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  1. #1
    Join Date
    Jun 2006
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    96

    Return Air Vent Sizing

    I have a 3,200 sq. ft. single level home servced by 2 - 3 ton AC unts. The duct work and air handlers are in the attic. The first until services the LR/DR/Kitchen/Den, all fairly open areas. The stale air return is a 20" x 20" opening in the ceiling.

    The second unit services 3 bedrooms. Two of the bedrooms, each about 250 sq. ft. (9' ceilings) have 2 - 4" x 10" supply vents each. The master bedroom is 15' x 20', with a 7' x 15' dressing room (9' high ceilings). This room has 2 supply vents in the ceiling and one in the dressing room. The stale air return for this AC unit (20" x 20") is located in the main hallway. There are no returns in the bedrooms.

    Normally we keep the bedroom doors open, but when we close them, the airflow into the room is reduced. The airflow is quite strong and if we leave the doors open less than 4" open, the airflow will suck them closed.

    We are not interested in making large undercuts in the doors as this adds noise from the hallway (and ruins the carpet with dirt). I believe the air handlers are moving 1,200 cfm each.

    Question: What size returns would I need in each of the 3 bedrooms? Is there a way to make sure the returns don't add air movement noise from the air handlers in the bedrooms?

    Thanks


    kayjh

  2. #2
    Join Date
    Feb 2008
    Location
    Dallas & Longview, TX
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    629
    A jumper duct may work. It's a return grill in bedroom attached with ductwork to outside the bedroom terminating in another return grill. Clear as mud?

  3. #3
    Join Date
    Jun 2006
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    96
    Quote Originally Posted by Daltex View Post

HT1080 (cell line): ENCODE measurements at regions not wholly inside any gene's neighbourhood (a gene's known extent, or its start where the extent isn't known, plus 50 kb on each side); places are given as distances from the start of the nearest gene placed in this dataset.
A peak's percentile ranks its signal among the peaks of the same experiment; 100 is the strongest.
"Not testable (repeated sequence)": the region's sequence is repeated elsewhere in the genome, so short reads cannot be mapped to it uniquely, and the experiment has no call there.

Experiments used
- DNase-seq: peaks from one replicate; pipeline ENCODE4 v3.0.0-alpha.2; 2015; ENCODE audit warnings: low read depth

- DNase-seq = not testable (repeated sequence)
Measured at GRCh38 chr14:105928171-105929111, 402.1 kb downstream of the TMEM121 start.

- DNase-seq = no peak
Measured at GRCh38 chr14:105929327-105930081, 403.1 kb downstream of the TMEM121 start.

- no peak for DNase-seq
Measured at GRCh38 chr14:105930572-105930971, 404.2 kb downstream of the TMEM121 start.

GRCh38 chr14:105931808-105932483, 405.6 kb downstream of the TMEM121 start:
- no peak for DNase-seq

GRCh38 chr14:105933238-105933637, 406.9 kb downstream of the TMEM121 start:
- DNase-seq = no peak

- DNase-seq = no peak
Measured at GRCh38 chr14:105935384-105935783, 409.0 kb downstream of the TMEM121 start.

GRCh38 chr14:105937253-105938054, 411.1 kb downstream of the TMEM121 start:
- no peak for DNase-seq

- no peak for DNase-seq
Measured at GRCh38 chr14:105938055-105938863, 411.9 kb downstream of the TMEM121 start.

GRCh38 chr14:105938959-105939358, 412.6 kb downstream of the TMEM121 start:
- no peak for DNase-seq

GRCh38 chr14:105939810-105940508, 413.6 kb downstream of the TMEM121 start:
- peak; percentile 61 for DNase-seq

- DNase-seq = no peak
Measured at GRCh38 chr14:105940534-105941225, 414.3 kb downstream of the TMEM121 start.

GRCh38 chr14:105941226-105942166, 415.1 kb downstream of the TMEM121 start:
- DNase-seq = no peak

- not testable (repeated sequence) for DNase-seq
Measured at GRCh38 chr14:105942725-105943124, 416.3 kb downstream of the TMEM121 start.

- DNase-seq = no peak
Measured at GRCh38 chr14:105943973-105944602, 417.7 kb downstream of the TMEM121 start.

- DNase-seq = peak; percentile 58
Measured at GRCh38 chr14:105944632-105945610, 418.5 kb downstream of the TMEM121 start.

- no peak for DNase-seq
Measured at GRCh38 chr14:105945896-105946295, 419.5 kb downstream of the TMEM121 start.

A jumper duct may work. It's a return grill in bedroom attached with ductwork to outside the bedroom terminating in another return grill. Clear as mud?
    In my case, that would mean running a duct back to the main return plenum. The 20" x 20" return grill is placed about 4' from the air handler. The rest of the duct work is on the outfow side.

    The question is what size return grill and ductwork for each room and how noisy is it likely to be??

  4. #4
    Join Date
    Jan 2004
    Location
    PA
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    68,753
    As simple as your question is, the answer is even simpler.

    The returns each need to be as big as required to remove the same amount of air that is being supplied to each bedroom.

    With that info, the size of the register is easy to find. And if you can tell us teh length the duct has to run, if it will make any 90° bends, and teh type of take offs your contractor will use, we can tell you about what size duct he should use.

    So how much air in CFM is each supply delivering?
    How long will the duct be, and what kind of take offs, and how many 90° bends?


    PS: your system isn't moving 1200 CFM through that 20 x 20 filter grille.
    Last edited by beenthere; 07-30-2008 at 03:58 PM. Reason: added PS
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  5. #5
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    Jul 2008
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    If I understand correctly, a jumper duct is nothing more than two grills on opposite sides of the wall connected by a short piece of duct. The idea is to provide an easy path for air to flow out of a closed room that doesn't have its own RA grill/duct.

  6. #6
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    Jan 2004
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    PA
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    That is correct. And jumper grilles and ducts must be larger then if it was ducted to the air handler.
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  7. #7
    Join Date
    Jul 2008
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    My wife used to own a house that had a large jumper duct between the mechanical room/utility closet/pantry/storage room and the crawlspace, otherwise known as the return air plenum.

    It was a very old house. It was also a very small house.

  8. #8
    Join Date
    Aug 2002
    Location
    Office and warehouse in both Crystal River & New Port Richey ,FL
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    1.Since they undersized the return grilles ,I'd be concerned the the rest or part of the ducts are undersized as well.

    2.If the ducts are undersized ,and is heats and cools well,I'd be concerned the the equipment(6 ton) is oversized.

  9. #9
    Join Date
    Jun 2006
    Posts
    96
    Thanks for the replies. I'd prefer not to use a "jumper duct" from the bedrooms to the hallway as noise from the rest of the house will travel easily into the bedrooms.